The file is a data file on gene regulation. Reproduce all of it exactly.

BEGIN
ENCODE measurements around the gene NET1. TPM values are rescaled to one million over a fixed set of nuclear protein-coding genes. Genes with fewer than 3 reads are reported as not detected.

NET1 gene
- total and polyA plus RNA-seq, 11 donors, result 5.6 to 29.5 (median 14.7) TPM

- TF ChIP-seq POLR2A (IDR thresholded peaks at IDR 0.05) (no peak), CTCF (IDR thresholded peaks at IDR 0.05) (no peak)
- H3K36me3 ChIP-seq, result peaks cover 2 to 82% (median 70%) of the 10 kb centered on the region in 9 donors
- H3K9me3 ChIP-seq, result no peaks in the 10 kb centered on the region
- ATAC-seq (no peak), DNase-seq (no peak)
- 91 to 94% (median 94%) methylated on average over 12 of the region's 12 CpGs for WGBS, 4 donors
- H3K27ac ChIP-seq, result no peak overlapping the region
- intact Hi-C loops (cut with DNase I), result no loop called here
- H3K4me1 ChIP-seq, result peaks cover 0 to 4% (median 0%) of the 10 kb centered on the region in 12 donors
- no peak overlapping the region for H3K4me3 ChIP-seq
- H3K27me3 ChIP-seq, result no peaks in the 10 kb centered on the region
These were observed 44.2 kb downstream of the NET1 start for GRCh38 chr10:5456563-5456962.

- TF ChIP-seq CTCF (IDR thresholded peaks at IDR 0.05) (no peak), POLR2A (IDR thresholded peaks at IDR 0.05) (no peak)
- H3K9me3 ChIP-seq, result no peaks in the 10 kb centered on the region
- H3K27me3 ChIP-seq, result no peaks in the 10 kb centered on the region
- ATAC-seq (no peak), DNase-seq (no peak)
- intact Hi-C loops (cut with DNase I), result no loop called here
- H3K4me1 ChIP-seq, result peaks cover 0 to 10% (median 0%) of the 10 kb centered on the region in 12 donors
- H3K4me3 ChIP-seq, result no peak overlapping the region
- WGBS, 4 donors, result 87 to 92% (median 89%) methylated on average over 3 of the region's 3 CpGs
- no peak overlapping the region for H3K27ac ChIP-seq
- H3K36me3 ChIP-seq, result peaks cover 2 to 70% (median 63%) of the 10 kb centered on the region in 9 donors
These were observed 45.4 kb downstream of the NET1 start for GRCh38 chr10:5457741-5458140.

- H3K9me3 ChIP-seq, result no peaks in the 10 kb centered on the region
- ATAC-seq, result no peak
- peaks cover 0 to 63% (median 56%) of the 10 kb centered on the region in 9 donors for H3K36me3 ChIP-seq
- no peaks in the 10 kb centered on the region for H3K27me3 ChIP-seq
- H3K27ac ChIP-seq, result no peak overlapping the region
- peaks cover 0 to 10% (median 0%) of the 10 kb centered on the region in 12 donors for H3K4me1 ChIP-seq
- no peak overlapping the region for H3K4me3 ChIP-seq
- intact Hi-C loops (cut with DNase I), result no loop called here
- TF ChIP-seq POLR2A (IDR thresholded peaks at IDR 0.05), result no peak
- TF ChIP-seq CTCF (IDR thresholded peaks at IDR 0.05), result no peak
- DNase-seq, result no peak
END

ENCODE measurements around the gene NET1. TPM values are rescaled to one million over a fixed set of nuclear protein-coding genes. Genes with fewer than 3 reads are reported as not detected.

NET1 gene
- total and polyA plus RNA-seq, 11 donors, result 5.6 to 29.5 (median 14.7) TPM

- TF ChIP-seq POLR2A (IDR thresholded peaks at IDR 0.05) (no peak), CTCF (IDR thresholded peaks at IDR 0.05) (no peak)
- H3K36me3 ChIP-seq, result peaks cover 2 to 82% (median 70%) of the 10 kb centered on the region in 9 donors
- H3K9me3 ChIP-seq, result no peaks in the 10 kb centered on the region
- ATAC-seq (no peak), DNase-seq (no peak)
- 91 to 94% (median 94%) methylated on average over 12 of the region's 12 CpGs for WGBS, 4 donors
- H3K27ac ChIP-seq, result no peak overlapping the region
- intact Hi-C loops (cut with DNase I), result no loop called here
- H3K4me1 ChIP-seq, result peaks cover 0 to 4% (median 0%) of the 10 kb centered on the region in 12 donors
- no peak overlapping the region for H3K4me3 ChIP-seq
- H3K27me3 ChIP-seq, result no peaks in the 10 kb centered on the region
These were observed 44.2 kb downstream of the NET1 start for GRCh38 chr10:5456563-5456962.

- TF ChIP-seq CTCF (IDR thresholded peaks at IDR 0.05) (no peak), POLR2A (IDR thresholded peaks at IDR 0.05) (no peak)
- H3K9me3 ChIP-seq, result no peaks in the 10 kb centered on the region
- H3K27me3 ChIP-seq, result no peaks in the 10 kb centered on the region
- ATAC-seq (no peak), DNase-seq (no peak)
- intact Hi-C loops (cut with DNase I), result no loop called here
- H3K4me1 ChIP-seq, result peaks cover 0 to 10% (median 0%) of the 10 kb centered on the region in 12 donors
- H3K4me3 ChIP-seq, result no peak overlapping the region
- WGBS, 4 donors, result 87 to 92% (median 89%) methylated on average over 3 of the region's 3 CpGs
- no peak overlapping the region for H3K27ac ChIP-seq
- H3K36me3 ChIP-seq, result peaks cover 2 to 70% (median 63%) of the 10 kb centered on the region in 9 donors
These were observed 45.4 kb downstream of the NET1 start for GRCh38 chr10:5457741-5458140.

- H3K9me3 ChIP-seq, result no peaks in the 10 kb centered on the region
- ATAC-seq, result no peak
- peaks cover 0 to 63% (median 56%) of the 10 kb centered on the region in 9 donors for H3K36me3 ChIP-seq
- no peaks in the 10 kb centered on the region for H3K27me3 ChIP-seq
- H3K27ac ChIP-seq, result no peak overlapping the region
- peaks cover 0 to 10% (median 0%) of the 10 kb centered on the region in 12 donors for H3K4me1 ChIP-seq
- no peak overlapping the region for H3K4me3 ChIP-seq
- intact Hi-C loops (cut with DNase I), result no loop called here
- TF ChIP-seq POLR2A (IDR thresholded peaks at IDR 0.05), result no peak
- TF ChIP-seq CTCF (IDR thresholded peaks at IDR 0.05), result no peak
- DNase-seq, result no peak